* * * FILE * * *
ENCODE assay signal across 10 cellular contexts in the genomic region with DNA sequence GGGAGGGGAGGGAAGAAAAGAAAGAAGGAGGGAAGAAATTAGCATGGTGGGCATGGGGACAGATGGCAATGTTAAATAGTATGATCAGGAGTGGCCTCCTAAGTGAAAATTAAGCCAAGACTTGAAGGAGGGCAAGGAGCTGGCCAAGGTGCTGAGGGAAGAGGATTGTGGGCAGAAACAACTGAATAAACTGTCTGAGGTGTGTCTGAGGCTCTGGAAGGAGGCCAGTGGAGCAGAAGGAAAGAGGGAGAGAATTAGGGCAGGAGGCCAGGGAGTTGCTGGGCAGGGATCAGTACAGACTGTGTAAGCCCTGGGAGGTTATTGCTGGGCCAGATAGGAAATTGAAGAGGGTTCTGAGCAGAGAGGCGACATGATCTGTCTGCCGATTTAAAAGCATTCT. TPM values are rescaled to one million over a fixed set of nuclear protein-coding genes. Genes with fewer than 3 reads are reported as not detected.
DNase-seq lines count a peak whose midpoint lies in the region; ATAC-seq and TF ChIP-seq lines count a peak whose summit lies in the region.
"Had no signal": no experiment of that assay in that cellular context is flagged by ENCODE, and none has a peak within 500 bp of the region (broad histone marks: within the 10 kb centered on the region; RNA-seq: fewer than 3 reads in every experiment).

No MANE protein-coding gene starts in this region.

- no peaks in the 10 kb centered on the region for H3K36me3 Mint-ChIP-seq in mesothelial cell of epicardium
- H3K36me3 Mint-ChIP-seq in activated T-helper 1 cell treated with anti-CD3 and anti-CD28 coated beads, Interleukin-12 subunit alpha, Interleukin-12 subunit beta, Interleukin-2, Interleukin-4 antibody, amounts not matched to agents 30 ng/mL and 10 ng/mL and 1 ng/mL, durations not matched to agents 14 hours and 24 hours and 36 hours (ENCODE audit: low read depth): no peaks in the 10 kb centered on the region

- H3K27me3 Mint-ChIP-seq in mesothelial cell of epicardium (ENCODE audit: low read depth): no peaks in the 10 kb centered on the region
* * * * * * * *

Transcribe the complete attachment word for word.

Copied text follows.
ENCODE assay signal across 10 cellular contexts in the genomic region with DNA sequence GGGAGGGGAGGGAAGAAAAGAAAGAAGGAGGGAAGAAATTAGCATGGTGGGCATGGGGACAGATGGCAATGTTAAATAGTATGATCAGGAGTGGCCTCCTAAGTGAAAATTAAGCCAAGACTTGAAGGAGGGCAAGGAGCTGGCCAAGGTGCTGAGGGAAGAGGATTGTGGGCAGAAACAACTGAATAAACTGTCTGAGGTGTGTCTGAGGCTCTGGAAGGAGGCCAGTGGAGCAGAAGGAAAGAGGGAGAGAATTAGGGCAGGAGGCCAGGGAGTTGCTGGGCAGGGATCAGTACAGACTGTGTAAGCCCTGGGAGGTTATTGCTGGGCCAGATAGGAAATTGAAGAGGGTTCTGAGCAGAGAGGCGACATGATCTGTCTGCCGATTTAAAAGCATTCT. TPM values are rescaled to one million over a fixed set of nuclear protein-coding genes. Genes with fewer than 3 reads are reported as not detected.
DNase-seq lines count a peak whose midpoint lies in the region; ATAC-seq and TF ChIP-seq lines count a peak whose summit lies in the region.
"Had no signal": no experiment of that assay in that cellular context is flagged by ENCODE, and none has a peak within 500 bp of the region (broad histone marks: within the 10 kb centered on the region; RNA-seq: fewer than 3 reads in every experiment).

No MANE protein-coding gene starts in this region.

- no peaks in the 10 kb centered on the region for H3K36me3 Mint-ChIP-seq in mesothelial cell of epicardium
- H3K36me3 Mint-ChIP-seq in activated T-helper 1 cell treated with anti-CD3 and anti-CD28 coated beads, Interleukin-12 subunit alpha, Interleukin-12 subunit beta, Interleukin-2, Interleukin-4 antibody, amounts not matched to agents 30 ng/mL and 10 ng/mL and 1 ng/mL, durations not matched to agents 14 hours and 24 hours and 36 hours (ENCODE audit: low read depth): no peaks in the 10 kb centered on the region

- H3K27me3 Mint-ChIP-seq in mesothelial cell of epicardium (ENCODE audit: low read depth): no peaks in the 10 kb centered on the region